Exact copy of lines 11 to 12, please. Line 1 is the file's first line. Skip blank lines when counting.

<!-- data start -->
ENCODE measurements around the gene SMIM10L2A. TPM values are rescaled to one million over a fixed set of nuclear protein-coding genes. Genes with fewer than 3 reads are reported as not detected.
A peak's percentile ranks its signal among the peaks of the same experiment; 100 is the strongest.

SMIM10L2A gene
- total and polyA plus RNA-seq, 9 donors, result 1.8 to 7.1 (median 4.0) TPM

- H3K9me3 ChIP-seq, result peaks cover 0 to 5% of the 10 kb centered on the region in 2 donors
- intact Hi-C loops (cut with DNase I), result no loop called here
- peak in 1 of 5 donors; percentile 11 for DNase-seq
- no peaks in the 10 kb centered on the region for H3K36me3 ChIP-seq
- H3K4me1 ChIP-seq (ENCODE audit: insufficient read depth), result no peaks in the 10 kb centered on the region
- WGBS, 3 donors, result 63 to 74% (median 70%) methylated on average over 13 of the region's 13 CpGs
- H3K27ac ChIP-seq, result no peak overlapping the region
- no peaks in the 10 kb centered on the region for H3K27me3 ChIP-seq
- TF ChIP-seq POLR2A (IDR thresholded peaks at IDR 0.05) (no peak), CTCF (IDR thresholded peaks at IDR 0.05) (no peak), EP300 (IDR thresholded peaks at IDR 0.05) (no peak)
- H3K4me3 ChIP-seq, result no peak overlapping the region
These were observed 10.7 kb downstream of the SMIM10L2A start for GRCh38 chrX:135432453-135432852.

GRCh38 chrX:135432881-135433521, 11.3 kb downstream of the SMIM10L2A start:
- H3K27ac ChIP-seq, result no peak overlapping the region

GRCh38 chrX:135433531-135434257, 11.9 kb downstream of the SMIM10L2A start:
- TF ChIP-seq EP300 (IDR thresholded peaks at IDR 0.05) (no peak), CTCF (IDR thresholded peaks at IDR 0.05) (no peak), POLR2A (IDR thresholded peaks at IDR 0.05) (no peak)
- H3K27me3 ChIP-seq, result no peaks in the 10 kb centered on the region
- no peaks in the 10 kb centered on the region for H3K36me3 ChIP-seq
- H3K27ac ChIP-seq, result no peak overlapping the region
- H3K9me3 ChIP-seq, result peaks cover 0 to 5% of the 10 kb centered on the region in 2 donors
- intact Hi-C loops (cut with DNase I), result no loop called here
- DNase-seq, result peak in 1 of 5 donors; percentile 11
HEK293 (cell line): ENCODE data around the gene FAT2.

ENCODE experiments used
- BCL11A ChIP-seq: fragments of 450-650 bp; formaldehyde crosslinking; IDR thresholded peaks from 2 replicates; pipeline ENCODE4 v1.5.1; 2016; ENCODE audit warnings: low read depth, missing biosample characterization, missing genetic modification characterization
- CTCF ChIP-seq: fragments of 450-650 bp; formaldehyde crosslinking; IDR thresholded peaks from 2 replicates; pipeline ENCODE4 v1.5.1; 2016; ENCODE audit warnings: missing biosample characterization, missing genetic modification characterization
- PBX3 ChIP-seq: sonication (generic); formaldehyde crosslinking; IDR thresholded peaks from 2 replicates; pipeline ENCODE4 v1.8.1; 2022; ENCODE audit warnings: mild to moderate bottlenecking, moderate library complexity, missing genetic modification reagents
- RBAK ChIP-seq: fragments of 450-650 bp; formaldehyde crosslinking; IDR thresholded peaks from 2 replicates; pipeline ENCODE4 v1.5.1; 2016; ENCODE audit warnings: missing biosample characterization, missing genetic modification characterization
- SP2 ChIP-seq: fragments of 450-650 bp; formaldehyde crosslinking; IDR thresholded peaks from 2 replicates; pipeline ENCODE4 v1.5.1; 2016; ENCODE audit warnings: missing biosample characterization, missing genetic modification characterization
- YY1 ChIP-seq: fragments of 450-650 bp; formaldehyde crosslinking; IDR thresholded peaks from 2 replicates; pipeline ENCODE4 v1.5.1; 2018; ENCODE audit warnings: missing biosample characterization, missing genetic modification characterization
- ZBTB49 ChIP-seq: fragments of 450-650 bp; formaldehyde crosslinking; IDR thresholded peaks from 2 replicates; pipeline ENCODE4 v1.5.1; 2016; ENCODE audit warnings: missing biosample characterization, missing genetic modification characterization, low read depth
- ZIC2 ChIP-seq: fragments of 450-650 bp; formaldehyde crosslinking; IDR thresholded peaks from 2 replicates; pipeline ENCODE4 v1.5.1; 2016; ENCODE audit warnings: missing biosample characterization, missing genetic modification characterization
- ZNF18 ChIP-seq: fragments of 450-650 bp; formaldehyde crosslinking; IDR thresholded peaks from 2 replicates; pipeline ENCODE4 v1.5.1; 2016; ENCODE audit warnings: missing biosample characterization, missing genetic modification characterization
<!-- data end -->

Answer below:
- H3K27ac ChIP-seq, result no peak overlapping the region
- no peaks in the 10 kb centered on the region for H3K27me3 ChIP-seq